Although I do not support the death penalty, sometimes it gets difficult to argue against in specific cases. From ALa of Blonde Sagacity:
Corey Deen Saunders, 27, entered the plea Monday to child rape and related charges. He was arrested Jan. 30, 2008, after luring the boy to the magazine stacks in the New Bedford library while the child’s mother worked on a computer just a few feet away.
At a court hearing last year, prosecutors played a videotaped interview in which the boy told a child welfare official the assault was like being attacked by a “T-rex and an alligator.”
At the time, Saunders was on probation after serving four years in prison for the attempted rape of a 7-year-old boy.
Saunders had been released in 2006 despite objections from prosecutors, who are allowed under state law to ask that sex offenders be locked up indefinitely after completing their prison terms. Three psychologists supported the commitment request, but the judge granted him probation, citing his lack of sexual crimes while in prison.” (source)
I hope this case has caught Bill O’Reilly’s attention and that this judge is made to take accountability for this disastrous decision!
Now, it should be remembered that, in this case, there was an alternative: the “judge” could have had Mr Saunders retained in custody. More, everyone connected with the case was recommending that Mr Saunders not be released, because he constituted a danger to children. But — and it took me quite a while searching via Google to find this “judge’s” name — Bristol County Superior Court Associate Justice Richard T. Moses decided that there wasn’t enough evidence to keep Mr Saunders in custody. Yet Mr Saunders, who had been sexually abused as a child and was developmentally disabled, was a ward of the state and had been through all sorts of trouble in state homes. including sexually-related trouble. Reading through his record, anyone could have seen that this man was a danger to children and a danger to society.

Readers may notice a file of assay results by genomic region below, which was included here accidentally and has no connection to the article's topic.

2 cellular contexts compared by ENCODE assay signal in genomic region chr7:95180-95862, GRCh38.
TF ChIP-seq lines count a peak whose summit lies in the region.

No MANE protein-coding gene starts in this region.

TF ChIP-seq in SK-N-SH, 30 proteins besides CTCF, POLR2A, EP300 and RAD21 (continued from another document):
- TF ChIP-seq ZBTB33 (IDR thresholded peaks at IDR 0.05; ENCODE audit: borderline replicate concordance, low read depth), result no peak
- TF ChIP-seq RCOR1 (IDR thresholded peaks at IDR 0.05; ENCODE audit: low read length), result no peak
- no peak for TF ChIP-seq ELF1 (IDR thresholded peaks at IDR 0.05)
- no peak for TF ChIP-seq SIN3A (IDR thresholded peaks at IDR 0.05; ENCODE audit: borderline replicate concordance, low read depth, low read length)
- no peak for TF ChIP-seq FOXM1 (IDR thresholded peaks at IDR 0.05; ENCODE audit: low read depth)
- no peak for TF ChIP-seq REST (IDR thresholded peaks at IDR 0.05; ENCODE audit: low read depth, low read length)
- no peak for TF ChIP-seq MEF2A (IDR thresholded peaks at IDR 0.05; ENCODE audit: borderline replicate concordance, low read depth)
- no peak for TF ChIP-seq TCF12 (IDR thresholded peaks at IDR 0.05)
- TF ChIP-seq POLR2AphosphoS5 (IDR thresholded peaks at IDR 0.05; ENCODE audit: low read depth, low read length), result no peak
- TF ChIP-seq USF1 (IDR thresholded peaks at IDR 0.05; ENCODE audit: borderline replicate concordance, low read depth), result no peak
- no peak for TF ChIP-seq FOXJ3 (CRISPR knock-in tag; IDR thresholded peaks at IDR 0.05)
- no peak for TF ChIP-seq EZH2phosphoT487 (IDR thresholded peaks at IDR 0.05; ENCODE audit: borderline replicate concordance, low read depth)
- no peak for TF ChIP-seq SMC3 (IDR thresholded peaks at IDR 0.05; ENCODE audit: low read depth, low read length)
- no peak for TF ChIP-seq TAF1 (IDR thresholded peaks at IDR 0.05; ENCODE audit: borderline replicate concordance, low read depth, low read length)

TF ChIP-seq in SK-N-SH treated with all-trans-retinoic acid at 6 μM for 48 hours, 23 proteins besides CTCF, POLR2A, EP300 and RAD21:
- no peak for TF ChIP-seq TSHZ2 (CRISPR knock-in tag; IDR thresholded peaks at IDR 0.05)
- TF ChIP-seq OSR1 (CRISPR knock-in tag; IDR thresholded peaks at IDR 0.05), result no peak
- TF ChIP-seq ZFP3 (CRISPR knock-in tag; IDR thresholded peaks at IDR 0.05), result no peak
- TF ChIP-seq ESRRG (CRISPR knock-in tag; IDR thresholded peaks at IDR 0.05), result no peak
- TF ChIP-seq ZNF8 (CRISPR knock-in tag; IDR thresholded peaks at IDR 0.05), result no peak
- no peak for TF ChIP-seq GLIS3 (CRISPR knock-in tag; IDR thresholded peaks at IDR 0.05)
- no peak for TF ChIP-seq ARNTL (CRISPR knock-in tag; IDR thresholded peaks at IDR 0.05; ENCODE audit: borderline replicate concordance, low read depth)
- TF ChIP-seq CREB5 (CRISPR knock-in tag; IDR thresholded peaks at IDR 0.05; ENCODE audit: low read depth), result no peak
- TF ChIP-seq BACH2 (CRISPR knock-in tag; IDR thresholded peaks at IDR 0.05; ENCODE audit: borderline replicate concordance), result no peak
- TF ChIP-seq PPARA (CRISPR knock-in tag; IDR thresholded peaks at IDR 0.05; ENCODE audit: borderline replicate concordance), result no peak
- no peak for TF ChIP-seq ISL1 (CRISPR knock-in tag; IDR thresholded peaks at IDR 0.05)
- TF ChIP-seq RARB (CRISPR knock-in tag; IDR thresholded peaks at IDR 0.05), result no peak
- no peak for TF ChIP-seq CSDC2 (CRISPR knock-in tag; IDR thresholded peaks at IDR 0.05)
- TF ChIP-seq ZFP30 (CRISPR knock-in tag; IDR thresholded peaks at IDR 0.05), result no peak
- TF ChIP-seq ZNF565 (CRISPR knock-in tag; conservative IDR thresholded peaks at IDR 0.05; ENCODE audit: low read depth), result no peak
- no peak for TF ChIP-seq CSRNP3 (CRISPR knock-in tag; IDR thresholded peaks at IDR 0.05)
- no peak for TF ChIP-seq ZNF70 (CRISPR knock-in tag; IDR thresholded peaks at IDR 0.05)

And who is paying the price for Justice Richard T Moses’ lack of judgement? A six-year-old boy is paying the price, his mother, who thought he’d be safe in the children’s books section of the library is paying the price, the rest of the family is paying the price.
ALa would like to see Justice Moses held accountable for his decision, but, of course, in the United States we cannot legally punish judges when the result of a bad decision turns out like this. But we can take appropriate private action against him: we can publicize his name, we can tell people what he has done, we can hound him and hound him and hound him until he resigns his position, changes his name and moves out to where no one knows him.
Maybe once something like that has happened to some of these ridiculously, criminally sympathetic judges, the rest will get the message, and not take decisions like this anymore.